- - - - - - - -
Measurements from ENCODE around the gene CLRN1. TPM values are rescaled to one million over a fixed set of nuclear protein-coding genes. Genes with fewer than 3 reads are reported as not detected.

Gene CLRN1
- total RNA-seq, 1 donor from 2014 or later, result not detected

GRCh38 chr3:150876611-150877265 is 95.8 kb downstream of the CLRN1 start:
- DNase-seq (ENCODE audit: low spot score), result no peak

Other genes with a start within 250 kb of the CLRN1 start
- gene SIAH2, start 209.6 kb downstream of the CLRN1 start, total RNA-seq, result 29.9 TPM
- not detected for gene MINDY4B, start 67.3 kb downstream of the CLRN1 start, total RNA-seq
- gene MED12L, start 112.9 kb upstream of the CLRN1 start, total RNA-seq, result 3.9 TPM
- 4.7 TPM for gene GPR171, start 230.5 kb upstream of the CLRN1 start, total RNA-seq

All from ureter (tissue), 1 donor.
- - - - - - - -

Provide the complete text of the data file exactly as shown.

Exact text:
Measurements from ENCODE around the gene CLRN1. TPM values are rescaled to one million over a fixed set of nuclear protein-coding genes. Genes with fewer than 3 reads are reported as not detected.

Gene CLRN1
- total RNA-seq, 1 donor from 2014 or later, result not detected

GRCh38 chr3:150876611-150877265 is 95.8 kb downstream of the CLRN1 start:
- DNase-seq (ENCODE audit: low spot score), result no peak

Other genes with a start within 250 kb of the CLRN1 start
- gene SIAH2, start 209.6 kb downstream of the CLRN1 start, total RNA-seq, result 29.9 TPM
- not detected for gene MINDY4B, start 67.3 kb downstream of the CLRN1 start, total RNA-seq
- gene MED12L, start 112.9 kb upstream of the CLRN1 start, total RNA-seq, result 3.9 TPM
- 4.7 TPM for gene GPR171, start 230.5 kb upstream of the CLRN1 start, total RNA-seq

All from ureter (tissue), 1 donor.